(And why they are WRONG!)
Myth #1: Ligers suffer from a variety of health problems due to genetic abnormalities.
WRONG! Ligers have Hybrid Vigor. They are bigger, stronger and tend to be healthier than both parents.
Myth #2: Ligers have incomplete DNA.
WRONG! Lions and tigers have 19N chromosomes. That means that there are 19 pairs - one from the father and one from the mother. 19 x 2 = 38, for a total of 38 chromosomes.(source: 5tigers.org).
Myth #3: Ligers have short life spans.
TOTALLY WRONG! Ligers live into their late teens and early twenties. Just like lions and tigers in captivity. If anything ligers tend to live a few years longer.
Myth #4: Ligers are so large at birth the mother tiger must deliver by C-section.
NONSENSE! Liger cubs are the same size as tigers at birth. They weigh from half a pound to a pound. They fit in the palm of your hand. The mother tiger weighs 350 pounds. Liger cubs are less than .01% of the mother’s weight. Human babies are 5 % of the mother’s weight.
Myth #5: Ligers are not genetically strong.
INCORRECT! Because of Hybrid Vigor, ligers are strong. They tend to be free from disease and have the very best traits of lions and tigers!
Myth #6: The dietary needs of Ligers are so unique that they usually don't receive adequate food or nutrition.
FALSE! Ligers need only quality meats with commercially prepared big cat vitamins. They are expensive to care for because they have huge appetites, which are another example of Hybrid Vigor.
Myth #7: It is unethical and unnecessary to crossbreed different species. Unethical breeders allow hybridization to occur because they are strictly profit driven.
FALSE! Ligers are animal ambassadors. Our ligers have helped raise hundreds of thousands of dollars for grassroots conservation of tigers and other endangered species by appearing in educational fundraising presentations.
Myth #8: There is no evidence that hybrids exist in the wild. Different species – for example - lions and tigers, whales and dolphins, donkeys and zebras, - are unable to, and do not, mate with other species, in the wild.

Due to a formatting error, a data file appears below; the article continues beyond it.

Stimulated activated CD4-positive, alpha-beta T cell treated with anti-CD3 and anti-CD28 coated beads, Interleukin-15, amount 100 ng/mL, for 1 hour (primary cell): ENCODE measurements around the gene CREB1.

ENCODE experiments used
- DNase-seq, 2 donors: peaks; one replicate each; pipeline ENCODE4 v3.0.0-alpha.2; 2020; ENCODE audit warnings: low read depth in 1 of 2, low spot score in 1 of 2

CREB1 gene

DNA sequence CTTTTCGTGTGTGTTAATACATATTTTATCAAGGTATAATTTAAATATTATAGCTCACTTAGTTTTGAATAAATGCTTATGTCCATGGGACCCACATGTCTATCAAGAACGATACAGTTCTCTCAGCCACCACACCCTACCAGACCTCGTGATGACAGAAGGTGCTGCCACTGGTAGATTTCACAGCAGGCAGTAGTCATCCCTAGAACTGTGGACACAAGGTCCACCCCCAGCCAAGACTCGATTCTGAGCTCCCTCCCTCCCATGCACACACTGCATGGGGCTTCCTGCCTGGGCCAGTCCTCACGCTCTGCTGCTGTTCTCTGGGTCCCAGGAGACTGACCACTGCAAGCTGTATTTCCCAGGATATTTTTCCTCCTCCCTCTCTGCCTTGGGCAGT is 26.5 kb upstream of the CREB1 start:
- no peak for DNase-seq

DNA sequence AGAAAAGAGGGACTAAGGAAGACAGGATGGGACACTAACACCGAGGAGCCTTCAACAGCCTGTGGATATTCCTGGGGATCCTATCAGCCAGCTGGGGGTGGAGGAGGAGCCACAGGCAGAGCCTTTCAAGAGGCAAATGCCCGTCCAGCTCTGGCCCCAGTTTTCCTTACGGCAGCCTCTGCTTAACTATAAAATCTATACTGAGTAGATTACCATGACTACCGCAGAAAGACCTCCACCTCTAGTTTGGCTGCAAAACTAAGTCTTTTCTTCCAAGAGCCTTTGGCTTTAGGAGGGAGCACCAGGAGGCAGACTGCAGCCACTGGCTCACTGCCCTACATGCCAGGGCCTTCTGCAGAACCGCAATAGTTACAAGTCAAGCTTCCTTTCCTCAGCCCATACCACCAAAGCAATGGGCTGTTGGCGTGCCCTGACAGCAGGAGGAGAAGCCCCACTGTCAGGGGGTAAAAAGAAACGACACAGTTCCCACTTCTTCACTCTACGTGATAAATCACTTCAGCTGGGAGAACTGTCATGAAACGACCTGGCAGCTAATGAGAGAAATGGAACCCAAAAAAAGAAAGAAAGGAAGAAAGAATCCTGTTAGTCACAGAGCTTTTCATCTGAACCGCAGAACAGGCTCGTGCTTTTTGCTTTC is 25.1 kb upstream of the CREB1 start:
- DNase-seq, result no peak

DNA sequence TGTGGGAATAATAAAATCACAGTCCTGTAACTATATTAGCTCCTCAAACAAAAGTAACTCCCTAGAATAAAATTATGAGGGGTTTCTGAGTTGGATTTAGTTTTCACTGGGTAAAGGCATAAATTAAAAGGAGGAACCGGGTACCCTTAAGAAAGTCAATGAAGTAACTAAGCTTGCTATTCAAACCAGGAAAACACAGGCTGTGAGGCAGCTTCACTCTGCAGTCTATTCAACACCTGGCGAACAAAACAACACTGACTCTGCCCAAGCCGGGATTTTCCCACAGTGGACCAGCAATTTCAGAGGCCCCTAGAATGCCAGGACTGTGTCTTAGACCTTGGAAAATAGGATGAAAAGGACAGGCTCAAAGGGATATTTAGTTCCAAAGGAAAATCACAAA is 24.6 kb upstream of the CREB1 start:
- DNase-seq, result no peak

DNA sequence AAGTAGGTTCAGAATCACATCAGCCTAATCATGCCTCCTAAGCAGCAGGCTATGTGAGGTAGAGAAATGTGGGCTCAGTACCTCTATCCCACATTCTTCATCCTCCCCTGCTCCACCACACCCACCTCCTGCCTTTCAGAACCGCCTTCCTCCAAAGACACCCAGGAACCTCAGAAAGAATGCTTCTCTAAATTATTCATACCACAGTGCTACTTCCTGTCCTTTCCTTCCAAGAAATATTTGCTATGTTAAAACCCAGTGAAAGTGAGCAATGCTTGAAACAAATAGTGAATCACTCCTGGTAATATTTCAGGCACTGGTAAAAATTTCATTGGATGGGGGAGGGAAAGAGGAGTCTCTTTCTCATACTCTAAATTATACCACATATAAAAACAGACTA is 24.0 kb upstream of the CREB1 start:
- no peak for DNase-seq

Genetic hybridizations have been occurring for literally thousands of years, since the dawn of agriculture, in both plants and animals.
On April 16, 2006, a hunter in Canada's Northwest Territories shot a polar bear whose fur had an orange tint. Research showed that this animal had a grizzly bear father, making it the first confirmed wild pizzly ever found. (Pizzlies had been bred before in captivity.)
In 2003, DNA analysis done by the U.S. Forest Service confirmed that five odd-looking felines found in Maine and Minnesota were bobcat-lynx hybrids, dubbed blynxes.
Other DNA-confirmed hybrid mammals reported since 1999 include the forest/savanna elephant in sub-Saharan Africa, minks-polecats in France, and a sheep-goat in Botswana.
Myth #9: The breeding of ligers is unnatural and irresponsible. The AZA forbids mixing of species and hybridization.
Many AZA zoos have had ligers and tigons. The Caribbean Gardens in Naples, Florida, the Hogale, Utah zoo and the Zoo of the Dakotas are three flagship AZA members that have exhibited ligers.
There are also many of the "USA BIG CAT SANCTUARYS" including Shambala that have bred ligers and many sanctuarys exhibit them as an added incintive for atractiing more visitors.
Orangutans, gibbons and Simangs are also in same exhibits in the San Diego zoo as well as many other zoos around the world.
The AZA is not the ultimate zoo authority. It is an old, private group of mainly municipal zoos that have very outmoded ideas about how animals in cages are to be kept.
Lions, leopard, jaguars, and tiger are often kept in the same enclosures by animal trainers so they can have the largest possible space. This also gives them an enriching social life. Most of the time they will not breed. They may get along well but not reproduce unless the animals themselves decide they like each other.
All big cats are stimulation ovulators. That means artificial insemination is impossible. Lions and tigers must be in love to reproduce, and it is only achieved by natural means.
Myth #10: Ligers serve no purpose, neither scientific or nor conservational.
FALSE! Ligers catch people’s interest with their enormous size and beauty. They are the calling card for the endangered species of the world. Ligers, as animal ambassadors have raised hundreds of thousands of dollars to support international grass roots conservation of endangered species.